Omens and Divine Providence: Part Two.

The last time I wrote I was in Blowing Rock, North Carolina getting ready to head back up onto the beautiful Blue Ridge Parkway. I did so and rode her north for another 50 miles or so until I couldn’t stand it anymore. The poet Keats said that “a thing of beauty is a joy forever.” Keats had never ridden on the Blue Ridge Parkway. After about 200 miles on her she had lost her glow for me. Too many curves, a maximum speed of 45 miles an hour and frankly, you can admire only just so many damn trees. I stopped at an exit, highway 18, where there was a surreal motorcycle campground and country store. I stopped to get a drink and to reconnoiter the place (It had a life sized fake stuffed bear with arrows in its head in a yellow cage out front.) When I pulled over a man told me that the shop was closed and then launched into a discussion on politics. He was a member of the John Birch Society and outlined his views. He said he was voting for Donald Trump. I’m not into political discussions. They polarize people too fast and soon we start reacting to people as if they are some label rather than a person, a human being with dignity. Democrat, Socialist, Republican, Unionist, Nationalist – insert the political view of your choice. Mother Theresa said that if we’re busying judging people we can’t be busy loving them. I don’t do politics. We ended up having a nice friendly conversation about motorcycles.
After consulting my map it appeared to me quite clearly that I was in the middle of nowhere. I double checked with the map system on my phone which informed me that it could suggest no route for me to Fredericksburg, Virginia. Made me think of some dialogue from the movie The Quiet Man. “So it’s Inishfree you’re wanting to get to.” “That’s right.” “Well, I wouldn’t start out from here.”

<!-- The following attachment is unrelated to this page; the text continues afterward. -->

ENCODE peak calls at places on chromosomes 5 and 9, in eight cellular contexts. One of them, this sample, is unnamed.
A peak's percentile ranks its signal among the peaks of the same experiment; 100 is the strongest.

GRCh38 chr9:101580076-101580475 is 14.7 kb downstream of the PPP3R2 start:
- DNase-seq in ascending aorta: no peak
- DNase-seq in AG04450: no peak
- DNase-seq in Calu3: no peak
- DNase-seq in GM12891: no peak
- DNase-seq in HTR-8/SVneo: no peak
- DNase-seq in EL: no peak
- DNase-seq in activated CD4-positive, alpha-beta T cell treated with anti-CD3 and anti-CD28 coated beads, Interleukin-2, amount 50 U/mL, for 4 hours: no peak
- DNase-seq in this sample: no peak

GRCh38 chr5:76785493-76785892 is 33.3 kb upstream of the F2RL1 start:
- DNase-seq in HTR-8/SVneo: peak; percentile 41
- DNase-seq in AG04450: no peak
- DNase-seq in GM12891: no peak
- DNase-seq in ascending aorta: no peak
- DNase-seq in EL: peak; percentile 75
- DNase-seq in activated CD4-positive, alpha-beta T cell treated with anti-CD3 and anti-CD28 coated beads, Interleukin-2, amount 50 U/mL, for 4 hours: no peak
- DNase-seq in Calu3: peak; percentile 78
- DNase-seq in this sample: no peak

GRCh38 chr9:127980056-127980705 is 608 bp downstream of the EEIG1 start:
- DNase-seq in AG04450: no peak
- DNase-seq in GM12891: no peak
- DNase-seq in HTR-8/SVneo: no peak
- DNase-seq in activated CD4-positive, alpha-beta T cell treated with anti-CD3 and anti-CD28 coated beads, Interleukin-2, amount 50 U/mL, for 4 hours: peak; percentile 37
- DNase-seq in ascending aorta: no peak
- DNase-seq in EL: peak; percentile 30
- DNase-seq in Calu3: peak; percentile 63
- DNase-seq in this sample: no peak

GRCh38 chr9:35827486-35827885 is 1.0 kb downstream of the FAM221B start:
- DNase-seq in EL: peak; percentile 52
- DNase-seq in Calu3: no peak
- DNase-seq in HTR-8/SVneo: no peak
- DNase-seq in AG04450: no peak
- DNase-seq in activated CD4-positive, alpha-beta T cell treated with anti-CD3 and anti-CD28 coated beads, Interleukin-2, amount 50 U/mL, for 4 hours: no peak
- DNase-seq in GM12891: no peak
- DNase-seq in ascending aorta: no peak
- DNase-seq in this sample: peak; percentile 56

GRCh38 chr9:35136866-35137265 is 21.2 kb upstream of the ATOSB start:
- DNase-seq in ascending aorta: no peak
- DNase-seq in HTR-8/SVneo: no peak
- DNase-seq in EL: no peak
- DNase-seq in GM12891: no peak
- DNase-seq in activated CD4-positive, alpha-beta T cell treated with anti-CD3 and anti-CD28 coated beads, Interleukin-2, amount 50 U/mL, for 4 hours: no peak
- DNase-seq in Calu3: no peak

It’s worrisome when your map system offers you no way out of your location. It’s sort of like a Twilight Zone episode where you drive out of a town only to find that after a few miles you’re reentering the same town. I knew Fredericksburg was east and north so I headed that way. Eventually, I came to Wilkesboro and hopped on 421 to Winston Salem. Then I got on I-40, followed by I-85 and then I-95. By the time I hit Richmond, Virginia it was dusk, the sky a bruised peachy grey. The last 55 miles to Fredericksburg were a lot of fun. It started pouring rain, it was dark, headlights from cars on I-95 south flashed in my eyes. Cars were whipping past me doing about 80 mph on their way to Armageddon. My windshield and my eyeglasses were mottled and smudged with rain drops and I had to lean to the side of my windscreen so I could look around it and spot the tire gators (bits of broken truck tires) and discarded car parts lurking in the shadows of the road. Yeah that was fun. But I finally made it there around 10 pm (I’d left at 11am), 430 miles for the day. Thankfully, my old friend Kevin Grigsby had a cold pilsner waiting for me. Okay, maybe two.

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